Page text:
SportStars Magazine

Gilroy Wrestling Squad is Harvesting Gold

Gilroy’s Veteran Wrestling Squad Is Poised To Make More Mat History •

Story by IKE DODSON | Photos by DOUG STRINGER

Nested in the aptly-named Central Coast Section, Gilroy High is a short drive from the serene sands that border Monterey Bay.

During dry summers, the ocean must beckon youth that seek an escape from the town of 55,000, known for its garlic, wineries and a few fleeting exits on Route 101.

It’s why the wrestlers who don gold and blue singlets for coach Greg Varela are a special breed.

“No one wants to train in June when the beach is 40 minutes away,” Varela admitted. “That’s the hard part, but they love being a part of the team, being recognized and getting the accolades.”

Those accolades will be measured in “oodles” this season.

Gilroy returns every wrestler from last year’s historic postseason, one that matched a school record for medals won at the California Interscholastic Federation State Championships (four) and set a record for team points accrued (297.5) and pins (37) at the CCS Championships.

The Mustangs sport nine returning CIF qualifiers and welcome three of the toughest freshmen in the state. The team dominates the landscape of SportStars’ first NorCal rankings, thanks to 10 individuals in the top four of their weight classes.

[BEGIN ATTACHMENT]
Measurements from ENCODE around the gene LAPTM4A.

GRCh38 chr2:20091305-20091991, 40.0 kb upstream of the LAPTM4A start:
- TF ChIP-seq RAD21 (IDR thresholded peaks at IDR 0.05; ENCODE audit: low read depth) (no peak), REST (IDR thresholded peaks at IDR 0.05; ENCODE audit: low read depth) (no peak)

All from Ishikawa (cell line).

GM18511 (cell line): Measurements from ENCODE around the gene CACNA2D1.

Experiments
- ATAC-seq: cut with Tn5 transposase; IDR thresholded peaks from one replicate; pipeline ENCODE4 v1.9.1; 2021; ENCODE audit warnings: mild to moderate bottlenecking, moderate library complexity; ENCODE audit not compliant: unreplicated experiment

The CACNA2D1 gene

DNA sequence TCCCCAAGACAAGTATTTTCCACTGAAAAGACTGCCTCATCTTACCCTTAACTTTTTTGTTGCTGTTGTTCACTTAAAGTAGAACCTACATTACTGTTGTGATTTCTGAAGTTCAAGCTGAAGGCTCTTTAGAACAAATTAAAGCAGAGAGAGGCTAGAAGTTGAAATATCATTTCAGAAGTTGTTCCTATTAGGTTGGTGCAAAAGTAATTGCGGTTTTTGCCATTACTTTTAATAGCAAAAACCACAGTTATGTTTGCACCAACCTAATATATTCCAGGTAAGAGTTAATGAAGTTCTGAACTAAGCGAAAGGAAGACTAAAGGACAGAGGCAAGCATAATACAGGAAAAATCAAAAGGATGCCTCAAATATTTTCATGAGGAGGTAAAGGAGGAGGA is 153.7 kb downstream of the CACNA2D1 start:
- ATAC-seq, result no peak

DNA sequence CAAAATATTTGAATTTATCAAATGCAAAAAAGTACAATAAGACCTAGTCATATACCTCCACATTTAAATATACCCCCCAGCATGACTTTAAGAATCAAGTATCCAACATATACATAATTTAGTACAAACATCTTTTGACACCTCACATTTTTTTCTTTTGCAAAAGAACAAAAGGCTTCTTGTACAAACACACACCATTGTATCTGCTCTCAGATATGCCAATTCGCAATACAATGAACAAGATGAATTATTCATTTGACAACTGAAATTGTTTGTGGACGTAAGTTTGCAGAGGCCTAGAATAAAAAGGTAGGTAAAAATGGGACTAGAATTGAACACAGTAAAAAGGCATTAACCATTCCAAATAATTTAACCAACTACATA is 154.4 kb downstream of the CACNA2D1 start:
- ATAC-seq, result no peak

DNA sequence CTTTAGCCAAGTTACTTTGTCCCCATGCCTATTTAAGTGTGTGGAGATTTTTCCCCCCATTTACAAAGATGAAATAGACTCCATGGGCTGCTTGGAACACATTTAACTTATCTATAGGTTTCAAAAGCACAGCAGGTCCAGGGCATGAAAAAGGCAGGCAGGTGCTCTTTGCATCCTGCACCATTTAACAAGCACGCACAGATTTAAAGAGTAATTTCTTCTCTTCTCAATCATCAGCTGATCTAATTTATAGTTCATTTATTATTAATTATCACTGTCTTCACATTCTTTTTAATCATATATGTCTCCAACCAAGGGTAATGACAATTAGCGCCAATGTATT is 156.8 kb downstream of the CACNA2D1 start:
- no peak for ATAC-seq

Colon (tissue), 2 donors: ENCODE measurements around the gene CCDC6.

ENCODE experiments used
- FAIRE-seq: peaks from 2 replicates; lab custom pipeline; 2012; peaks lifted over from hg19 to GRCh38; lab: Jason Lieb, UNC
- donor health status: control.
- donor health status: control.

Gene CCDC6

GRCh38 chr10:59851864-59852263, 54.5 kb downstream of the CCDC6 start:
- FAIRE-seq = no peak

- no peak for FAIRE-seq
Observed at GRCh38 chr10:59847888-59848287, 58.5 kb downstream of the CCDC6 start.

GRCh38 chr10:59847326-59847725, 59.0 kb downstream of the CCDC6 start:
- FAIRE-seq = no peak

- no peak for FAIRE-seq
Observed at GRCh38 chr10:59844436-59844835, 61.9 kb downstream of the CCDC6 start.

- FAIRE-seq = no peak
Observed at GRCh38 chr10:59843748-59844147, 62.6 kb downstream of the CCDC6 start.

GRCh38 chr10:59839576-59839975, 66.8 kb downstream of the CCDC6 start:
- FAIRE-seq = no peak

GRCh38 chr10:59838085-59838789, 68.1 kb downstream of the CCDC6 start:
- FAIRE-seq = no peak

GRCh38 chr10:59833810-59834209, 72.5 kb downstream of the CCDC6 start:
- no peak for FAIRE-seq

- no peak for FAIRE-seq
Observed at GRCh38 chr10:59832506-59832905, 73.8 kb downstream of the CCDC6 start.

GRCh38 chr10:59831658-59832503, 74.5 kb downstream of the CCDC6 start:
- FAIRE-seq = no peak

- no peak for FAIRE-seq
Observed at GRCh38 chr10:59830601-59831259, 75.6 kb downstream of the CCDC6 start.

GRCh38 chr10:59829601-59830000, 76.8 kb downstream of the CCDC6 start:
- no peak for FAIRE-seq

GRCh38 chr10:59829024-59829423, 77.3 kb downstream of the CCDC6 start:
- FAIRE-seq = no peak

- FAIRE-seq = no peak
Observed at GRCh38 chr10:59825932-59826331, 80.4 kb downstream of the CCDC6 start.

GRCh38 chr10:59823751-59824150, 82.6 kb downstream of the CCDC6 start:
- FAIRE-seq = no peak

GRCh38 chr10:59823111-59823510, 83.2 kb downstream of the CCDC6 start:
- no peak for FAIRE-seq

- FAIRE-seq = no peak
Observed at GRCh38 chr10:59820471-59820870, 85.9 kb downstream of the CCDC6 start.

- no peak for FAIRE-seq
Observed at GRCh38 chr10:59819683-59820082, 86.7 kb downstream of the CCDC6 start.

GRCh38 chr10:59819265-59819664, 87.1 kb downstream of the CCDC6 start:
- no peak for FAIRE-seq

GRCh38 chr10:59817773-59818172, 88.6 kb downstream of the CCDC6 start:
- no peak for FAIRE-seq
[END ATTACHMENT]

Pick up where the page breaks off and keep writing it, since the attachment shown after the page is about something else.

It will take three grueling months to find out what Gilroy wrestling is made of.

“We are excited because we have a lot of potential, but in the end, the rankings aren’t going to win us matches,” Valera said. “We are proud to be recognized, but it’s just the beginning.

“We have to put in the work.”

Daniel Vizcarra will likely wrestler at 132 pounds this season after a CCS runner-up finish at 126s last season.

Gilroy’s lineup will adjust as the year progresses, but a team this good is going to find a way to send wrestlers deep into state brackets.

Incredibly, the 2017-18 squad has already posted 56 match wins at the CIF Championships. Senior Alex Felix owns 17 of those, and will vie for his fourth state medal this year. He was third as a freshman, fourth as a sophomore and third again last year (all at 132 pounds). Felix could land at 145 or 138 this season.